Privatization has become a hot topic in cities and states all over the country in recent years. The decline in tax revenues, coupled with aging infrastructure and populations has forced municipalities to search for ways to reduce government expenditures including the sale of assets and transfer of functions and services to the private sector.
Indeed, the city of Alameda has faced this issue in the last two years with the Animal Shelter and the Chuck Corica Golf Complex. Finding a way to fund the shelter, repair and manage the golf course are cases in point.
Selling off public assets or outsourcing services may seem like a reasonable solution. However, national news stories and books tell of the loss of billions of taxpayer dollars paid to private agencies that were contracted for troop support activities during the Iraq War. At the state level we see prison systems turned over to private for-profit companies and roads sold to companies that profit by charging tolls. Recent news stories have highlighted the problem of for-profit colleges that secure government loans for students who then default and fail to graduate.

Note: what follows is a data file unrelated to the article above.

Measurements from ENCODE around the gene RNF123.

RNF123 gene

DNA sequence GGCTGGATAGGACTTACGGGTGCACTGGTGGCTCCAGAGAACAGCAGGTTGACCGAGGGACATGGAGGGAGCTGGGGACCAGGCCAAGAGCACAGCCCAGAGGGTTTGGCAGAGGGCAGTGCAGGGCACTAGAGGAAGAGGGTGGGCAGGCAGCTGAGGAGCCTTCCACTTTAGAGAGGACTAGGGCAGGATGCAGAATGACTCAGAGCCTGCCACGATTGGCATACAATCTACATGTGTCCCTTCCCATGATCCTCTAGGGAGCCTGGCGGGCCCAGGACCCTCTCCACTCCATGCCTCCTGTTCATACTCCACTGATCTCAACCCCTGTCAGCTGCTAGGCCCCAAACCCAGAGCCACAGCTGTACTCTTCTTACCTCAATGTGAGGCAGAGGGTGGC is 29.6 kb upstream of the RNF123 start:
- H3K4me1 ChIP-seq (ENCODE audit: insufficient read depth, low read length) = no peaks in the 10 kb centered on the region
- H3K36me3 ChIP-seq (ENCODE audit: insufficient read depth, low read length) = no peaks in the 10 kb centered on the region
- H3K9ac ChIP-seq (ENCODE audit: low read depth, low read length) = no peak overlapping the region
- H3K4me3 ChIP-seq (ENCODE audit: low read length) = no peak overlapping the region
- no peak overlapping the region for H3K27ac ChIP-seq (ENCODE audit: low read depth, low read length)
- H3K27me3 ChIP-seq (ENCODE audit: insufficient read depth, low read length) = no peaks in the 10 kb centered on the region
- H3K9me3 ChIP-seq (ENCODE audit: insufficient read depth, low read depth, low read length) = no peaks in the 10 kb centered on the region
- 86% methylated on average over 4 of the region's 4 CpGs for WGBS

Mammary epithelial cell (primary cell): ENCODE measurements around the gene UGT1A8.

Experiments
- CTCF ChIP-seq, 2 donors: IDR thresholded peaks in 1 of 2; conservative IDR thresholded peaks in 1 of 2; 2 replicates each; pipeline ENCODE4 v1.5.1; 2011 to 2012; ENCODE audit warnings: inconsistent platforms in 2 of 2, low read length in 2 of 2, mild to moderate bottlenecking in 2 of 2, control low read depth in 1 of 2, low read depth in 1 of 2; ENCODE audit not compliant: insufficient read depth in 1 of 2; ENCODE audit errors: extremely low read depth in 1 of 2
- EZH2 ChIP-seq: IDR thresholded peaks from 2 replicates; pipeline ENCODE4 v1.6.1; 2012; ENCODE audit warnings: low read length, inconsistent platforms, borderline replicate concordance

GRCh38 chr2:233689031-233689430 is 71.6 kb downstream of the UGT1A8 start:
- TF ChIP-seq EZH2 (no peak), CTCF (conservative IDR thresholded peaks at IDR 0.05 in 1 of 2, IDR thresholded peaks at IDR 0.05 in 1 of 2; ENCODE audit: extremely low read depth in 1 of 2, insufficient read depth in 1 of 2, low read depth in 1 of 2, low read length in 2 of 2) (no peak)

At the local level, parks, recreation centers and charter schools are examples of services turning into profit centers for many companies. Some nonprofit organizations also have come under scrutiny as reports of excessive administrative costs and pay come to light. Evidence of malfeasance and poor management by private
The League of Women Voters of the United States (LWVUS) studied the issue of privatization. League members read reports and discussed successful and unsuccessful efforts. Committee progress was published in the monthly "Voter." After compiling recommendations from more than 200 leagues throughout the country, the LWVUS adopted the position that with proper safeguards some privatization can be beneficial to a community. No attempt was made to support or reject
the concept of privatization.
However, privatization is not appropriate when the provision of services by the government is necessary to preserve the common good, protect national and local security or protect the needs of the most vulnerable of its citizens. The league believes any privatization should be made after an informed, transparent planning process and thorough analysis of the implications of the effort. In addition, ongoing oversight and periodic performance evaluation must be done. Strategies for terminating the contract if needed should be in place.
Best practices for government regulation of the privatization process should include the following requirements:
State and local governments considering privatization should benefit from this study. Municipalities and citizen groups have a benchmark to assess these proposals. Additionally, the league has a sound reference for supporting, remaining neutral or opposing programs being considered for privatization by our government.
Anne Spanier is chair of the Privatization com- mittee for the League of Women Voters of Alameda.